Color Coded: Gene A’Hern, Patrick Alston, Matthew Eguavoen, Nate Lewis, Alexis McGrigg, Gabriel Mills, José Yaque, Anoushka Mirchandani, A’Driane Nieves, Tariku Shiferaw

29 April - 28 May 2023
Color is not real. Despite our extraordinary experience of color perception, all colors are mere illusions, in the sense that, although people normally think that objects appear colored because they are colored, this belief is mistaken. It is the purview of the skilled artist to harness the illusion of color to create meaningful work. Artists invented the first pigments—a combination of soil, animal fat, burnt charcoal, and chalk—as early as 40,000 years ago, creating a basic palette of five colors: red, yellow, brown, black, and white. Since then, the history of color has been one of perpetual discovery, whether through exploration or scientific advancement. However, color is not a physical property of an object - it is a sensation, just like smell or taste. Neither objects nor lights are colored, but colors are the result of neural processes. Paradoxically, color can affect our mood, heart rate, blood pressure, and respiration.
If color is in fact an illusion, how do we assess our relationship with visual art? What are the things happening beyond our mind’s ability to process? What is coded beyond our perception? Through figuration and abstraction, the ten artists in Color Coded push the possibilities of color as a tool to stimulate our imagination and challenge our visual senses.
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Gene A’Hern (b. 1993 in Australia) is an artist based in New South Wales, Australia. At the core of his practice is a deep engagement with drawing. Gestural marks are made with a combination of processes revealing an eruption of recognizable elements from his everyday landscape: mountain peaks, rain, sky, and bushland. Oscillating between abstraction and landscape, portrait and still life painting, A’Hern’s work is arbitrarily engaged in modernist painting yet looks inward to echo a unique pictorial language, as depth and movement reveal a lyrical illustration of place.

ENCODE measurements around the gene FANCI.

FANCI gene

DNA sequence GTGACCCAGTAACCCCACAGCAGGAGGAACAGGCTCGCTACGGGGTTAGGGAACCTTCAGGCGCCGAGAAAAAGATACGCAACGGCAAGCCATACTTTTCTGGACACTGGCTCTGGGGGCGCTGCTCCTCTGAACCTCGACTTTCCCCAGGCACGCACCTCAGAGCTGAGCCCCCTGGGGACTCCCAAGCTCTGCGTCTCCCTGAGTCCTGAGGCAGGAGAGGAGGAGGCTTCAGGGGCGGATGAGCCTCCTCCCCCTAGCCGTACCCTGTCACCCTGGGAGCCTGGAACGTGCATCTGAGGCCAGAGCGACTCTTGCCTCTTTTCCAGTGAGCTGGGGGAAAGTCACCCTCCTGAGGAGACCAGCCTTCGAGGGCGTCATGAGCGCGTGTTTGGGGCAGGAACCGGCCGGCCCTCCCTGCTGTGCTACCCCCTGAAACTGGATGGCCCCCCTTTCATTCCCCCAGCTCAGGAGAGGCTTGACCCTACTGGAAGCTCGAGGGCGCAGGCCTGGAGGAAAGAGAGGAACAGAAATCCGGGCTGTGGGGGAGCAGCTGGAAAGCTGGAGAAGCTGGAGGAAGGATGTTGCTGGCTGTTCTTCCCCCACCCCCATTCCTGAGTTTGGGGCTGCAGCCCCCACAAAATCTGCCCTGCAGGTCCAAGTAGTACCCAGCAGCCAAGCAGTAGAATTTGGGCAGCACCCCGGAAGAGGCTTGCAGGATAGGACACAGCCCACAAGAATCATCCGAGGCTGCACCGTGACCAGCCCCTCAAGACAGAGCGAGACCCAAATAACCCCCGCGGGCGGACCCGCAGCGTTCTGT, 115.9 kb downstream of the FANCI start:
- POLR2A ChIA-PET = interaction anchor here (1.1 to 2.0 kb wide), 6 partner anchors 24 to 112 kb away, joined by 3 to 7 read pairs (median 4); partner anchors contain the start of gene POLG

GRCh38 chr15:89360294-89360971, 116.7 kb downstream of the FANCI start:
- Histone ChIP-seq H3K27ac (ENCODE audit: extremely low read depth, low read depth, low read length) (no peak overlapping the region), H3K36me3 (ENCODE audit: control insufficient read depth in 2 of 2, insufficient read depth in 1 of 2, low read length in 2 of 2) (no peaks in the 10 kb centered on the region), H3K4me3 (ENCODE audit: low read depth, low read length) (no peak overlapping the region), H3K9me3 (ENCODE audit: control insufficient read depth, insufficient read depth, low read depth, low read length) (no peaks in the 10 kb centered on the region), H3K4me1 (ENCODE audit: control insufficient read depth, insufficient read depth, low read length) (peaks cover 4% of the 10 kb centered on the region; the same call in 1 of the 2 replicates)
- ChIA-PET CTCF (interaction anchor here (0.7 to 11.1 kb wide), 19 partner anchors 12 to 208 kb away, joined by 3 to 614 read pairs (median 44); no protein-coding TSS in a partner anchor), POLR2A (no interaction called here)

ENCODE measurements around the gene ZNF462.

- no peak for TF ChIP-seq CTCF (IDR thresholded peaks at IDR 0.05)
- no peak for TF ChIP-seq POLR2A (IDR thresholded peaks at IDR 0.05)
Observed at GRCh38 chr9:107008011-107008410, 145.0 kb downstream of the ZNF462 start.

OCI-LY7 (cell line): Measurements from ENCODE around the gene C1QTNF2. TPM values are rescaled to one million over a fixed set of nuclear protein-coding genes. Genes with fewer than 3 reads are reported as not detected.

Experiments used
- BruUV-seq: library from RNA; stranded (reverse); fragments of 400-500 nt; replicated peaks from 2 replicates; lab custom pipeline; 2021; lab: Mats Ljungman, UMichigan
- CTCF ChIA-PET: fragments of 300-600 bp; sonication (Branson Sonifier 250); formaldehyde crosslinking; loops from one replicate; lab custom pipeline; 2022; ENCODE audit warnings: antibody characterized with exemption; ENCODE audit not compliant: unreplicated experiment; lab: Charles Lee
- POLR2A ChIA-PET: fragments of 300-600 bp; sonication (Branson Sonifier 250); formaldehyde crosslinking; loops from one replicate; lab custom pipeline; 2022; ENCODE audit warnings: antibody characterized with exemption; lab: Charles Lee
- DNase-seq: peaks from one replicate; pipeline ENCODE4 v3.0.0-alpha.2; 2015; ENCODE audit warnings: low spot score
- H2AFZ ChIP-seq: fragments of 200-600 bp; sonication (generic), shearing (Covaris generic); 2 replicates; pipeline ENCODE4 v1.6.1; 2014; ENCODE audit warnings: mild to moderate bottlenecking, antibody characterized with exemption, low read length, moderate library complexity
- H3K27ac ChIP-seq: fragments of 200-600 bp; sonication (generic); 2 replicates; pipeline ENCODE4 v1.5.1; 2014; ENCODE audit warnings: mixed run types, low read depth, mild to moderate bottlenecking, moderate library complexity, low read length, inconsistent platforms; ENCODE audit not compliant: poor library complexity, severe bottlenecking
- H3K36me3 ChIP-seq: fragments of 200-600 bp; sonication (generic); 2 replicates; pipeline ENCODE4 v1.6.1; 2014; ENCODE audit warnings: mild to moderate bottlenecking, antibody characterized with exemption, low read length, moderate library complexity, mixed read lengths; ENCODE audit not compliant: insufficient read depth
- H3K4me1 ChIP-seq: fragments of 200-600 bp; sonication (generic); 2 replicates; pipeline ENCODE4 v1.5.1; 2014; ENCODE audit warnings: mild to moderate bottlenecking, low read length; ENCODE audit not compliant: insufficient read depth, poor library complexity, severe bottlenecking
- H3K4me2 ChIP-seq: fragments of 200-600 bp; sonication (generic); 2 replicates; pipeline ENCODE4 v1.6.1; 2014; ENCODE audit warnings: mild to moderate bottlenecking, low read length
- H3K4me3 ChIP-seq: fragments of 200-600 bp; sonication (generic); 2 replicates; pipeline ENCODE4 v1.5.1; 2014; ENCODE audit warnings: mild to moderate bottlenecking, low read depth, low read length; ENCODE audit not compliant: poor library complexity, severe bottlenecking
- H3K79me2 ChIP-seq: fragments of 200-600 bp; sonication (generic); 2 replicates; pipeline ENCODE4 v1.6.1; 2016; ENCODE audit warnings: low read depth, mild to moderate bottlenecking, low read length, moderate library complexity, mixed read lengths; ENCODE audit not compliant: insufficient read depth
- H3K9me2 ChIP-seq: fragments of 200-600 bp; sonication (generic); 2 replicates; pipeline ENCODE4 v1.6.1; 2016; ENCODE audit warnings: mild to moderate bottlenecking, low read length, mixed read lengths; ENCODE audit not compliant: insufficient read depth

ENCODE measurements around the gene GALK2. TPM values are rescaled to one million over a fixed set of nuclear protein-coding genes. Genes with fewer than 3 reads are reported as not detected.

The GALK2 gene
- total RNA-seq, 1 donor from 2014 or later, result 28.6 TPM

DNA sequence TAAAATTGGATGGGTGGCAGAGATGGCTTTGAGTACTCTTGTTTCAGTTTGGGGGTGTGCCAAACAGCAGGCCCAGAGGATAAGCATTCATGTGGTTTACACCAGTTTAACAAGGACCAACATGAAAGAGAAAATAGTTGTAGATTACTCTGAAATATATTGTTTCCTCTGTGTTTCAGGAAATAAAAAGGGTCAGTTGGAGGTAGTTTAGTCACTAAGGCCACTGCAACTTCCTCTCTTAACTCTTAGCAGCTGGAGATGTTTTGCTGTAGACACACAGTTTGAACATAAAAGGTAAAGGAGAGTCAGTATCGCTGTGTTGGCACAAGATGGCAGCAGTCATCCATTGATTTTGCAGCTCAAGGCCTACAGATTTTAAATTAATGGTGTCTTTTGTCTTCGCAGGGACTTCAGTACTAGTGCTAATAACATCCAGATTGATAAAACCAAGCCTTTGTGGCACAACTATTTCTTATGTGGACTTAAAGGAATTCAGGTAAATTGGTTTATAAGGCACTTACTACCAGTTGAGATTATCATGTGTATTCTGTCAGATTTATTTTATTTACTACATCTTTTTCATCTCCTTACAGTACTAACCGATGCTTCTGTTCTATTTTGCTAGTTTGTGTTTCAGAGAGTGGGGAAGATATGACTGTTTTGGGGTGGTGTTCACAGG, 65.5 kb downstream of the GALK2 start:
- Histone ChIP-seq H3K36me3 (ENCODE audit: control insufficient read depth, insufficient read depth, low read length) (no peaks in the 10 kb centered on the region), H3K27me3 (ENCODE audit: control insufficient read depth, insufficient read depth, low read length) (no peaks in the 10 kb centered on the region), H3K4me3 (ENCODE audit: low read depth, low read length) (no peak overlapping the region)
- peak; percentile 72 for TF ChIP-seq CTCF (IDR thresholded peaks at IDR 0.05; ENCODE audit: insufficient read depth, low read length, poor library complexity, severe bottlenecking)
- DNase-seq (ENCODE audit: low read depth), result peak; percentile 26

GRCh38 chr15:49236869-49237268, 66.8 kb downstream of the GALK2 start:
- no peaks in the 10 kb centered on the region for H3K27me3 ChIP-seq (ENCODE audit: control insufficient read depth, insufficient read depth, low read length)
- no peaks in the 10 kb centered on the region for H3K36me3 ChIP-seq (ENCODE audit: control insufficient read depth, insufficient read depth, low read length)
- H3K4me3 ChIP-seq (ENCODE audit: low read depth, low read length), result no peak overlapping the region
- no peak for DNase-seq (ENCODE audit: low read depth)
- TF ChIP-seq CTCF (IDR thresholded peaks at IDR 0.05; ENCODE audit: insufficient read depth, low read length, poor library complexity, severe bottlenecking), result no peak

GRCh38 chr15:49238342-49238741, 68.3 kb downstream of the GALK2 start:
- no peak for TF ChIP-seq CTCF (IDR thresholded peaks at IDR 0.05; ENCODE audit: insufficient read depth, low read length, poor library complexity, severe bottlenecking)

Patrick Alston (b. 1991 in New York) energetically creates works that, along with the interplay of titles, trigger thought-provoking and reflective topics including but not limited to socio-politics, identity, language, and the psychology of color. Alston’s re-contextualized subjects, rich palettes and complex compositions are dramatized exhilarating energies, expressed through gestural mark making that help to project an unwritten aesthetic that makes up the urban landscape.
Matthew Eguavoen (b. 1988 in Nigeria) depicts his figurative and portrait subjects using a combination of oil paint, acrylic paint, charcoal, and graphite pencils to document stories that encompass the emotions and demeanor of his muse to the viewer of his work. Eguavoen uses his work to address the societal, economic, and political views across the complex intersectionality that Nigerians face in different facets of life. 
Nate Lewis (b. 1985 in Pennsylvania, US) is recognized for his intricate works on paper, which combine elements of photography, printmaking, sculpture, and drawing. Lewis sculpts patterns and textures akin to cellular tissue and topography. Rather than serving as a medium, the paper is transformed into the subject. This transformation is especially pronounced in Lewis’s abstract paper “quilts”, which are reminiscent of East-Asian painting scrolls. Handmade from pulp, they are microcosms of fundamental life forces – water, pressure, matter, and chance.